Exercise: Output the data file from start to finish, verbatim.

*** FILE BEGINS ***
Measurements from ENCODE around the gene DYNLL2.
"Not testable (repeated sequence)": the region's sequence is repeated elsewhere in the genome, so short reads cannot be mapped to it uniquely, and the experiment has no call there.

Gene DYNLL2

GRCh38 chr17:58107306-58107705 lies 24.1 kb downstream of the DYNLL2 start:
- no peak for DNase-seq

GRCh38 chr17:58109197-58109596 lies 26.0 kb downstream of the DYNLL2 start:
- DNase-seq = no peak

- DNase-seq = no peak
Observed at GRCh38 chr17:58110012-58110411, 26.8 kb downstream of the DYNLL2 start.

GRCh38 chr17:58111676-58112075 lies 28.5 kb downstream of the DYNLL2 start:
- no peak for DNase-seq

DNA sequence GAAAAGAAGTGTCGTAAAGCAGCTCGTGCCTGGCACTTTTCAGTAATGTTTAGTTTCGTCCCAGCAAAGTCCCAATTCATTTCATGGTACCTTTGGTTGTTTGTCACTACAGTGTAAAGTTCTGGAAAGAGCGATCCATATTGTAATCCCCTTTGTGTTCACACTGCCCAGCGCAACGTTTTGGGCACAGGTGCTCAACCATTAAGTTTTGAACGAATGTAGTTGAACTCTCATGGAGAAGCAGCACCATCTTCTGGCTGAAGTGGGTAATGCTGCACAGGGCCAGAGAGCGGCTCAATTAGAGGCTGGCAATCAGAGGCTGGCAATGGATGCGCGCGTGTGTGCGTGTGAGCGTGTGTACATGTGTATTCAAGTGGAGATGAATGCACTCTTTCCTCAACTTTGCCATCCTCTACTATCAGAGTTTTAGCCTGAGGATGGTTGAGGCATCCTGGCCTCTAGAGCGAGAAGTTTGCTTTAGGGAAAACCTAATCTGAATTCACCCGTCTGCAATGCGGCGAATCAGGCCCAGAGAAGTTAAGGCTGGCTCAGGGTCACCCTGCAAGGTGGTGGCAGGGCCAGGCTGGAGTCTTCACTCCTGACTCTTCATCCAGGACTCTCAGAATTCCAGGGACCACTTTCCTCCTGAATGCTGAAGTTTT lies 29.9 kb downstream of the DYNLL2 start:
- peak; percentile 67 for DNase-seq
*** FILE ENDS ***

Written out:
Measurements from ENCODE around the gene DYNLL2.
"Not testable (repeated sequence)": the region's sequence is repeated elsewhere in the genome, so short reads cannot be mapped to it uniquely, and the experiment has no call there.

Gene DYNLL2

GRCh38 chr17:58107306-58107705 lies 24.1 kb downstream of the DYNLL2 start:
- no peak for DNase-seq

GRCh38 chr17:58109197-58109596 lies 26.0 kb downstream of the DYNLL2 start:
- DNase-seq = no peak

- DNase-seq = no peak
Observed at GRCh38 chr17:58110012-58110411, 26.8 kb downstream of the DYNLL2 start.

GRCh38 chr17:58111676-58112075 lies 28.5 kb downstream of the DYNLL2 start:
- no peak for DNase-seq

DNA sequence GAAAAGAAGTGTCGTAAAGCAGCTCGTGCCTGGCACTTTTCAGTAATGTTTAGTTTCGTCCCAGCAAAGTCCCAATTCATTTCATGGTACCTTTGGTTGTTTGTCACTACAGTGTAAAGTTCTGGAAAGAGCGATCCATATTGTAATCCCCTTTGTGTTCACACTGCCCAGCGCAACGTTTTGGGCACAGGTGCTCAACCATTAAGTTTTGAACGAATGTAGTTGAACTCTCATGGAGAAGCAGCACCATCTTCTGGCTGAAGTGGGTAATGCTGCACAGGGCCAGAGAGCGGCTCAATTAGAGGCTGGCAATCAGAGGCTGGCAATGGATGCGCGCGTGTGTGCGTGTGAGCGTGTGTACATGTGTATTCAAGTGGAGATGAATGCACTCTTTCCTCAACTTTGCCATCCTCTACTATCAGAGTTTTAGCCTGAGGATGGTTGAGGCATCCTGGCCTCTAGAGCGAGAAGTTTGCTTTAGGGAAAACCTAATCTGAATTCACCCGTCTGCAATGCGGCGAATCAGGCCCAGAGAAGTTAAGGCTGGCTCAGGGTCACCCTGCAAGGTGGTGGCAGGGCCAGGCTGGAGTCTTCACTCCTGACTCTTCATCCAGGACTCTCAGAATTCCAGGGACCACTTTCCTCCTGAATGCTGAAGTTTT lies 29.9 kb downstream of the DYNLL2 start:
- peak; percentile 67 for DNase-seq